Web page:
My recent conclusion is that it's an issue of trading freedom for safety. In this case, safety from difficult mechanics that either slow down or unbalance play. They lost me when I found out their method of simplifying was to drastically reduce player's options.

I'm thinking of classes and races especially. It's like they looked at a class and decided that since they couldn't settle on the perfect way to fit the class into their perfect order, he'll just have to wait until they can beat him into line. "Too bad, upstart! Maybe next year!"

I am so pleased that Paizo has showed up WotC by the mere fact that they at least have new ideas for all of the classes.

Those who are simply altering the existing sheet remember to correct Spellcraft to INT, Swim to STR, and others that might've come up on the errata board.

Carl Cramér wrote:

#4. Read the core books, I like it.

Having a hard time getting my friends interested in even a playtest, but fact is I flatly refuse to actually stat anything up for 3.5 anymore, so in the end they'll have to.

We'll see which way it goes.

Looks like for your players, it's time to find a new GM.

I'm a #9.

On the character sheet, Spellcraft is listed as a DEX skill.

For a while I took down the poll results regularly, wondering if any trends would become perceptible. After about a month I stopped because I saw the direction it was going. I came across these notes nearly two months later and have decided to post my findings. I'm not here to prove anything... just draw your own conclusions... or don't.

Friday, March 7
3->4: 4%
4->3: 8%
4: 20%
3: 50%
?: 16%
459 votes

Friday, March 14
3->4: 4%
4->3: 9%
4: 20%
3: 48%
?: 17%
567 votes

Thursday, March 20
3->4: 4%
4->3: 11%
4: 19%
3: 46%
?: 17%
684 votes

Friday, March 28
3->4: 4%
4->3: 13%
4: 18%
3: 45%
?: 18%
872 votes

Monday, April 7
3->4: 4%
4->3: 13%
4: 16%
3: 46%
?: 18%
1015 votes

Thursday, May 29
3->4: 4%
4->3: 15%
4: 16%
3: 46%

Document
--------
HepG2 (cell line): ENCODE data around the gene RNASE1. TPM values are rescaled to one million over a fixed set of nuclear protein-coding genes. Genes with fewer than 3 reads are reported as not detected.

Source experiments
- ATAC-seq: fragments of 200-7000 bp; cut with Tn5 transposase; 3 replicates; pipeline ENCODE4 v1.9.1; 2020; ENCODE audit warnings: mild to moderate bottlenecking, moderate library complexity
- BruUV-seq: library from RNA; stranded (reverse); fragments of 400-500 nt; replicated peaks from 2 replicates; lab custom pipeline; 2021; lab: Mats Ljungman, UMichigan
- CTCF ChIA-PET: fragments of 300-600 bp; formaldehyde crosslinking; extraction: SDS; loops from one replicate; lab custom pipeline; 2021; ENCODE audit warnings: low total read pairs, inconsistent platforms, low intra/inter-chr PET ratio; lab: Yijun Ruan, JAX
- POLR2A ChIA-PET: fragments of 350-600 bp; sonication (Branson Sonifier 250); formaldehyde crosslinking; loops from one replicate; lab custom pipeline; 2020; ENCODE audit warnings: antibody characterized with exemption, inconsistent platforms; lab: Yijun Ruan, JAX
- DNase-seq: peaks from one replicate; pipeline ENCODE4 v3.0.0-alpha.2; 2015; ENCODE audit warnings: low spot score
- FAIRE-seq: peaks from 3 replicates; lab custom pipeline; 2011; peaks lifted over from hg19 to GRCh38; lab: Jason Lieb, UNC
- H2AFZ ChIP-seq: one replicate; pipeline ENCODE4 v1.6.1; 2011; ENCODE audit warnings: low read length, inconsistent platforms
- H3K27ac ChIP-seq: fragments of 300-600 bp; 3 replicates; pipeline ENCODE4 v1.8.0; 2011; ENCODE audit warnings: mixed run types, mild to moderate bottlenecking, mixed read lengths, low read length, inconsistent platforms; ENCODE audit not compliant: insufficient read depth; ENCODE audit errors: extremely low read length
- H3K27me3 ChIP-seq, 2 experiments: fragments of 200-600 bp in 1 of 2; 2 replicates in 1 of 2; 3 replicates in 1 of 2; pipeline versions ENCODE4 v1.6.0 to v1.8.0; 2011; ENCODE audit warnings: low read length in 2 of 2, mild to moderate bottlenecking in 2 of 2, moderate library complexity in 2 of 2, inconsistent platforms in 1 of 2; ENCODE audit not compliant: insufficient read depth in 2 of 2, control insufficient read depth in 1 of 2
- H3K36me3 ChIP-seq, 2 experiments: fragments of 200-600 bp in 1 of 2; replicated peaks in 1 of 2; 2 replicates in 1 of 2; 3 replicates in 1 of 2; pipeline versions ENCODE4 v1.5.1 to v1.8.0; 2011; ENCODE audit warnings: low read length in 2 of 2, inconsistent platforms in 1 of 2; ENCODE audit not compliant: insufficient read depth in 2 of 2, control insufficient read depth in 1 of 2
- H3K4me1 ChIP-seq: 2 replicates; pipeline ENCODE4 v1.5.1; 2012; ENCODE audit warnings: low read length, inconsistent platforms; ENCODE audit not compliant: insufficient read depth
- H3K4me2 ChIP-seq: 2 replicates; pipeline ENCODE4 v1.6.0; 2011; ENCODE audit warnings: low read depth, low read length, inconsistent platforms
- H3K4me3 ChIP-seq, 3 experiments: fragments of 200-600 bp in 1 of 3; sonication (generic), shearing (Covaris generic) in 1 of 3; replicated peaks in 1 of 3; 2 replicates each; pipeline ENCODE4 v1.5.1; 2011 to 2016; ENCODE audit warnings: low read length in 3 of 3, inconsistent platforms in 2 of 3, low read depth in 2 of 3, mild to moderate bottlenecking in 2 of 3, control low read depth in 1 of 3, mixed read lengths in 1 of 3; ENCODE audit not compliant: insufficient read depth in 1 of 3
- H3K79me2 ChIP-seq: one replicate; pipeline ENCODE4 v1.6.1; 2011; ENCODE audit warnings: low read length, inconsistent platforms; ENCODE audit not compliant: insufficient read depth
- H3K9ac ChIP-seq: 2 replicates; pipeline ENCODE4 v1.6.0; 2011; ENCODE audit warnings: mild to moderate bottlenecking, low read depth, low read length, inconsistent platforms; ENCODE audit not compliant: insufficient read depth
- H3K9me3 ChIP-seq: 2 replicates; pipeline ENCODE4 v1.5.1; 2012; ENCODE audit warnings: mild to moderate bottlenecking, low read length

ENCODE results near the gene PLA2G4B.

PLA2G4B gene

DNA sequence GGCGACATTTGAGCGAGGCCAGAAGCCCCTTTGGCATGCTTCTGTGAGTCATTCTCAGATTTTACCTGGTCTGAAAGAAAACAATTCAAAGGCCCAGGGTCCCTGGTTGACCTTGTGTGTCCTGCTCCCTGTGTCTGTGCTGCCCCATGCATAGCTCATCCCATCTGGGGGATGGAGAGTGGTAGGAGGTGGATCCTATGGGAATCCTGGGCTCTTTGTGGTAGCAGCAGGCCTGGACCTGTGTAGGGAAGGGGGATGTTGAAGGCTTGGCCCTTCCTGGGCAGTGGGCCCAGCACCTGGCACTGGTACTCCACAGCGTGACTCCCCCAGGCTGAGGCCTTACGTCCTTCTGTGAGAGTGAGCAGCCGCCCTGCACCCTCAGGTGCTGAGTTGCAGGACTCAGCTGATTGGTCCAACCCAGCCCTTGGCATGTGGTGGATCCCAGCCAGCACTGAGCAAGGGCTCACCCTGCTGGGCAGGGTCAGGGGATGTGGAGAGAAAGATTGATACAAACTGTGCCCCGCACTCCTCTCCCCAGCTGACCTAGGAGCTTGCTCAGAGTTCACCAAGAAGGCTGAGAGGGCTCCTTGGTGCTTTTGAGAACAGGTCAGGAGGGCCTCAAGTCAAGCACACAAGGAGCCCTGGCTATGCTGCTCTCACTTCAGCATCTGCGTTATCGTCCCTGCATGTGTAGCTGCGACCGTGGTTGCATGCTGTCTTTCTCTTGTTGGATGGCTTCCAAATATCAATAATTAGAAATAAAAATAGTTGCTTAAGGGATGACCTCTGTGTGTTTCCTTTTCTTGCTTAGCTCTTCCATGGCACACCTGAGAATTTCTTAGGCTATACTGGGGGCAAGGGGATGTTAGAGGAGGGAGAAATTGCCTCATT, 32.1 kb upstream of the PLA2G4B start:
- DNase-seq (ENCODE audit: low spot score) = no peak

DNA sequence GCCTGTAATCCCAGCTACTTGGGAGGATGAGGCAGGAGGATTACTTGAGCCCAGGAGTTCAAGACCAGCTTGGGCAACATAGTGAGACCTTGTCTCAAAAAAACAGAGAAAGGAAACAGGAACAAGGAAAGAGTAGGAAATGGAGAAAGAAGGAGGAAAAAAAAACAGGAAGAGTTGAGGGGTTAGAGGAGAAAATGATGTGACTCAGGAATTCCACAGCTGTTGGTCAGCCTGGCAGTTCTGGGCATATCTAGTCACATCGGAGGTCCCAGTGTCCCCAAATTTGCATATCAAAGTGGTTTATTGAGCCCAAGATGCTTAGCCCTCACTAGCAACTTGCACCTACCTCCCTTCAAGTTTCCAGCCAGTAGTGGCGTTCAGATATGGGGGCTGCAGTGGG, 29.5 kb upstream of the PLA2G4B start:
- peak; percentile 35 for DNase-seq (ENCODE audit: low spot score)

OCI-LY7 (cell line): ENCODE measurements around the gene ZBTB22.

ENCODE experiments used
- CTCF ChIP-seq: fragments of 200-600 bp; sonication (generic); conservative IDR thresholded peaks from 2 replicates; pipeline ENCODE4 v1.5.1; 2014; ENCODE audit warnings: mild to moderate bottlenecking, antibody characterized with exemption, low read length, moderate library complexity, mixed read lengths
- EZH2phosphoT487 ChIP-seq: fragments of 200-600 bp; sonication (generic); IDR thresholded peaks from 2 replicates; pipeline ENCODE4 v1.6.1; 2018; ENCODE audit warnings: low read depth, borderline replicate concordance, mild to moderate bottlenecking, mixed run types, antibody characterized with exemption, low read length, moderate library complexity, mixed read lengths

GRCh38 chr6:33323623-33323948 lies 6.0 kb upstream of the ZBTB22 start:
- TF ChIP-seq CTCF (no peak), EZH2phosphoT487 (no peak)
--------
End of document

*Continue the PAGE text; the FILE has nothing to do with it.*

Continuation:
?: 17%
1189 votes

Seldriss wrote:

I printed both versions at work.

For free.

Me too. Hooray for an isolated office with an expensive printer in it!

Taliesin Hoyle wrote:


Obnoxious, isn't it?

What're obnoxious to me are "roleplayers" who are unfamiliar with Zork, and those who lack either curiosity or the ability to use a search engine. ROFLMAOZEDONG

My thought was that smiting could be an application of channeling energy, one that Paladins get at first level while the turning/rebuking option becomes available later. The same could go for the laying on hands ability.

The Black Bard wrote:
...a skill system that tickled my proverbial pickle!

You know, Black Bard? I don't think that's something one AFGNCAAP should say to another AFGNCAAP. Yeah. A little creepy. Mmhmm.

I'm not touching a Forgotten Realms that doesn't have Drizzt AND COMPANY, and honestly, I don't give a flying rats bum about anything FR except Drizzt & Co.

Erik Mona wrote:

You do not need to worry at all about changes of this magnitude. Whether or not an increase in starting hit points has a long-term effect on "portability" of stat blocks between systems is an interesting and useful discussion. Suggesting that we change the core classes or races or that we ditch Vancian spellcasting or what have you is not helpful, as it violates the spirit of the project.

Some of these suggestions are really cool, and I can already see an "add-on options" book forming in my head, but we are not going to reinvent the wheel into a square.

That is what impresses me about Paizo: respecting the spirit of the game.